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MSA executives wrap up terms in office

Billingsley and Kooi are training Droege and Beattie to continue their work.

Missouri Students Association President Xavier Billingsley speaks during a forum in the spring about MU's strategic plan. December is the last month of Billingsley's term.

Maneater File Photo
Cait Campbell/Graphic Designer

Nov. 27, 2012

The current Missouri Students Association cabinet’s term — one marked by a fight against higher education funding cuts, a newly created One Mizzou Week and a campaign to ban smoking on campus — is in its last month.

Though their terms are ending, the MSA executives are still working during their last month in office.

MSA President Xavier Billingsley said he and Vice President Helena Kooi are leading an online donation campaign called “Click to Donate,” which raises money to buy food for Tiger Pantry.

Billingsley and other executives are continuing to meet with Faculty Council to re-evaluate the current plus/minus grading system. Nick Droege and Zach Beattie, the MSA president-elect and vice president-elect, will have to continue that effort because it is unfinished, Billingsley said.

Billingsley said he also is meeting with Faculty Council to add a diversity course to the MU curriculum.

The MSA executives said they have been reflecting on the accomplishments of their term.

“I’ve been really fortunate, and the team around me has been nothing less than amazing,” Billingsley said. “They’ve really set the bar for those who are going to succeed them.”

One of the year’s highlights was the More for Less campaign, led by Legislative Advocacy Officer Steven Dickherber, Academic Affairs chairman Ben Levin and Director of Student Communications Zach Toombs. With help from MSA members, the three spearheaded the campaign to protest cuts in higher education funding from the state.

The campaign resulted in 6,000 letters sent to Gov. Jay Nixon, 150 students marching in Jefferson City and $100.2 million restored in higher education funding, according to Toombs and previous Maneater articles.

“I think we set a good precedent for the student body in future years,” Toombs said. “I think students, hopefully, are thinking on a bigger scale because of the lobbying effort, and I hope students realize they can have an impact on the state level.”

Proposed cuts in higher education funding will continue despite the success, Toombs said. He thinks the next cabinet members should keep their eyes on the issue.

“The success this spring is something that they’re going to have to repeat and maybe even top if they want to continue having a big student voice on the issue of higher education funding,” he said.

Another success during Billingsley and Kooi’s term was the first One Mizzou Week, which started as one of their campaign promises.

One Mizzou Week began with a reading by Maya Angelou, featured events led by diversity organizations and ended with a concert by Fun.

“Xavier delivered in spades on that one,” Toombs said. “It was exactly what it was intended to be.”

The upcoming smoking ban was another major mark of Billingsley and Kooi’s term.

“(The smoking ban) is something that previous MSA administrations, I think, thought they couldn’t have an impact on,” Toombs said.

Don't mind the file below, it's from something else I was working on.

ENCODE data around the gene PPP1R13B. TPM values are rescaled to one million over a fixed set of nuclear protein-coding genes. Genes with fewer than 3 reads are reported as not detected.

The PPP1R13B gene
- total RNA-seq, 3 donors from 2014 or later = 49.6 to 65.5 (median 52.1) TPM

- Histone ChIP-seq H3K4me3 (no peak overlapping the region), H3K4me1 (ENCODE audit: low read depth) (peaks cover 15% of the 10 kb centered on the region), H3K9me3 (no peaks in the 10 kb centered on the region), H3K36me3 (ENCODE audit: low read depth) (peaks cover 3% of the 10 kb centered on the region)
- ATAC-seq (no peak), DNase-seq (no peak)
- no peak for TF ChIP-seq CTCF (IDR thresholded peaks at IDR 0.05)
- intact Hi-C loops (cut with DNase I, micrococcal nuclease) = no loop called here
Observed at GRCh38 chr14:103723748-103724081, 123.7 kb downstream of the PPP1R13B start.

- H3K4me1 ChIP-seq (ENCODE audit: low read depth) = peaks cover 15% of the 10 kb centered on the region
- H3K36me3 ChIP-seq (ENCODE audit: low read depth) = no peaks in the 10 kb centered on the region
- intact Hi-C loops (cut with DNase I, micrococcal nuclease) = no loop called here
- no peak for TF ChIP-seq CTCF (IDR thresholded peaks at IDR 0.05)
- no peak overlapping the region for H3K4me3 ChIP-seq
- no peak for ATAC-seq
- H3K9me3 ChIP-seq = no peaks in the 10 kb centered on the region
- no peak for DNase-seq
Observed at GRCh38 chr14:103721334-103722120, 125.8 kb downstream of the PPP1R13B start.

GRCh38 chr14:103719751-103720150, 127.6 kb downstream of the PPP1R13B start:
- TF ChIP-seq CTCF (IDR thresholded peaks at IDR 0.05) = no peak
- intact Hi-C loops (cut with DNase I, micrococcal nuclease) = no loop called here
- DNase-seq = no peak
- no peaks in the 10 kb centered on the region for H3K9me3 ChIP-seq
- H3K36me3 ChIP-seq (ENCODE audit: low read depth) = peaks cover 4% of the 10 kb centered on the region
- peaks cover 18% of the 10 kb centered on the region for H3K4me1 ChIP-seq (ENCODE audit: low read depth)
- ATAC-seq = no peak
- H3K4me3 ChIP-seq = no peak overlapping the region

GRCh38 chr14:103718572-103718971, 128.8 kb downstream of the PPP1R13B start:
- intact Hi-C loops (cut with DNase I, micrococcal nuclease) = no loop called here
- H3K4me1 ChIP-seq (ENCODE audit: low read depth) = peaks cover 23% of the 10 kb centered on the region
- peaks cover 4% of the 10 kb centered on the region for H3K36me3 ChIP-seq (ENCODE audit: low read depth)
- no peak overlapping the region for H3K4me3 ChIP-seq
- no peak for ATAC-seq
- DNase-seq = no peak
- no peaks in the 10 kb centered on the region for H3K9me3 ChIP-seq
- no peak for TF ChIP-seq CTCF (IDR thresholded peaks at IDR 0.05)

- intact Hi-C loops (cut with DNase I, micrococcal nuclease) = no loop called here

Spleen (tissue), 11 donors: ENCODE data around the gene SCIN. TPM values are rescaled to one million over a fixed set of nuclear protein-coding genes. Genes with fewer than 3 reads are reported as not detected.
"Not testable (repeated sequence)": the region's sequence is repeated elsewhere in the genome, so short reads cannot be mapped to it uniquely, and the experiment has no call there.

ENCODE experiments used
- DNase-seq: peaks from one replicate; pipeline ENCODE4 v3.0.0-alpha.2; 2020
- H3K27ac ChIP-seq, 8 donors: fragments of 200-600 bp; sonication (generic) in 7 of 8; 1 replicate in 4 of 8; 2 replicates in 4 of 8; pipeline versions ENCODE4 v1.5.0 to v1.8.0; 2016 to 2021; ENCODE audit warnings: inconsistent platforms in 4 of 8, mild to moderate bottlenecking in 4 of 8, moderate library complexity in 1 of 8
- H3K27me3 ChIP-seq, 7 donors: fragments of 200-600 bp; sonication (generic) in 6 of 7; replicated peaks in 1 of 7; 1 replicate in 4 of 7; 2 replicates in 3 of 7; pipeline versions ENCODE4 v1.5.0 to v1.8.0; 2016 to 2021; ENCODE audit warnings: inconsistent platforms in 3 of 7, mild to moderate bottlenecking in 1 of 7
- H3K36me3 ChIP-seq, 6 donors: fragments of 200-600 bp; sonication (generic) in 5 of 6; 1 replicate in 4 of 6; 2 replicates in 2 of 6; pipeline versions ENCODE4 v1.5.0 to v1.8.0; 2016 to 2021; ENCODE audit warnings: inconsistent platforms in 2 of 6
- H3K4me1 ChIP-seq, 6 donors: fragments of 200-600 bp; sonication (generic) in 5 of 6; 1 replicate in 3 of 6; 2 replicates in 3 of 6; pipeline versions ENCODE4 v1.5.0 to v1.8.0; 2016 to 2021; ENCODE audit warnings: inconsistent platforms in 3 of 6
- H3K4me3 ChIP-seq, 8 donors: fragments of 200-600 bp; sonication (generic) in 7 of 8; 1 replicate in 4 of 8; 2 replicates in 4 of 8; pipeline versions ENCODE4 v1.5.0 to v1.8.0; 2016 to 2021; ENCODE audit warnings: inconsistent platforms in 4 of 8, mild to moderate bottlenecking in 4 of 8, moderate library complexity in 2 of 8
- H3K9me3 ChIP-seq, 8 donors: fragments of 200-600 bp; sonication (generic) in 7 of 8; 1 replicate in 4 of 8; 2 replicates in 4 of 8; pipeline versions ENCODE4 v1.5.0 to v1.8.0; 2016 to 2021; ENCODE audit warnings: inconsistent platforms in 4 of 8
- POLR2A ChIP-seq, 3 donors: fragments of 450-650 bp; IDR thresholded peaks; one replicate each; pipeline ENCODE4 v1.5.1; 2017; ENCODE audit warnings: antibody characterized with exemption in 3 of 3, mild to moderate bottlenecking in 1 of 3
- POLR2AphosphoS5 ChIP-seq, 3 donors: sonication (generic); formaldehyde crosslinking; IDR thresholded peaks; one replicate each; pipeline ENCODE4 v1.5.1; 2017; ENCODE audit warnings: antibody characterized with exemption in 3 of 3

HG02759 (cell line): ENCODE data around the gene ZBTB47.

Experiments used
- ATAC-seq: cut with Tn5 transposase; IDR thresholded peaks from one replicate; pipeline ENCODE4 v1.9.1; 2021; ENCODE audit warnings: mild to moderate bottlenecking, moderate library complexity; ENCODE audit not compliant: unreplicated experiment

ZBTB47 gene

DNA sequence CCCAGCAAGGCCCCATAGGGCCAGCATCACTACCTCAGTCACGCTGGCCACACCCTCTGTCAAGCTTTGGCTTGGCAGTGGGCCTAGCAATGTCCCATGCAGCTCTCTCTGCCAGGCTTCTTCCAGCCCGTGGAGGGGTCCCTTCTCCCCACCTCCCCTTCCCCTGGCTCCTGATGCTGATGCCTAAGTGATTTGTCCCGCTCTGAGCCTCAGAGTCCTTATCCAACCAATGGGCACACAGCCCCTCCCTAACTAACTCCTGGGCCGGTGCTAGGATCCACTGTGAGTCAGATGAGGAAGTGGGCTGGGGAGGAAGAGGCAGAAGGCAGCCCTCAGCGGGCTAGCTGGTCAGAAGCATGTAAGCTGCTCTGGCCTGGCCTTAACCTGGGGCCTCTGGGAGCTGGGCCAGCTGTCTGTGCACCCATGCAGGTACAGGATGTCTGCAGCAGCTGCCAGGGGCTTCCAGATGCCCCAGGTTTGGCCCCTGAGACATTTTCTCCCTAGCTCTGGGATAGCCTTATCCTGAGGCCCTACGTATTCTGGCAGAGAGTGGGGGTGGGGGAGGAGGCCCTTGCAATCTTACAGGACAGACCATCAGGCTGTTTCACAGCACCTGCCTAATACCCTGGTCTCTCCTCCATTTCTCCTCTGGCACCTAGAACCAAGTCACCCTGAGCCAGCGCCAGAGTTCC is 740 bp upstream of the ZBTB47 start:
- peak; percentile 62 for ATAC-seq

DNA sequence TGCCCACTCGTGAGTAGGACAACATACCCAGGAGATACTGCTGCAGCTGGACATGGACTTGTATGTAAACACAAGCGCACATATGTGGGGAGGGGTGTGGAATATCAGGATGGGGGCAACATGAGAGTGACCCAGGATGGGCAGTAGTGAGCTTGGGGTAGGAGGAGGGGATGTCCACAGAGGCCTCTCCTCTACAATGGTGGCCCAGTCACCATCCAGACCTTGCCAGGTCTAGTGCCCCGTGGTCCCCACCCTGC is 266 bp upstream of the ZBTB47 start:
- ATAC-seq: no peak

2012 also brought the first Homecoming concert, which Kooi said was one of the most successful events hosted by MSA’s Department of Student Activities. Despite the cold weather, 6,000 people attended the Imagine Dragons concert, Kooi said.

Billingsley said he also had numerous other accomplishments during his term. Such accomplishments include creating Tiger Pantry, creating the Bike Share program, registering 5,000 students to vote, increasing event programming and balancing the MSA budget.

But Billingsley and Kooi’s term also had disappointments.

One such disappointment was Billinglsey and Kooi’s campaign goal to change the plus/minus grading system change to a flat grading system.

“We worked diligently on it all year, but, unfortunately, it’s not really (in) our control,” Kooi said.

She said she is confident the system will change in the near future but is disappointed she did not see a change during her and Billingsley’s term.

Another disappointment occurred when original DSA director Gavin Womack resigned.

“That was something we couldn’t really control,” Kooi said. “Having the people in your cabinet change (is) sort of a setback.”

Morgan Adrian took over the position at the beginning of the 2012-13 academic year.

Billingsley, along with other MSA executives, said the year has been great, but it is exciting to leave.

“After you’ve done all you can, you can just go on,” Billingsley said. “And it’s pretty exciting to leave this organization in better hands than ones you got it in.”

Kooi described the end of the year as “surreal.” She said she thinks Droege and Beattie will be just as successful.

Currently, Droege and Beattie are informally training with their predecessors and selecting their cabinet.

Both are knowledgeable about MSA, Droege having served on the MSA cabinet for two years and Beattie having served as an MSA senator on the budget committee.

“They already have so many good ideas and are in a better place than (Xavier and I) were at this time,” Kooi said. “It’s hard to say that they will do better than us, but they are, and they should.”

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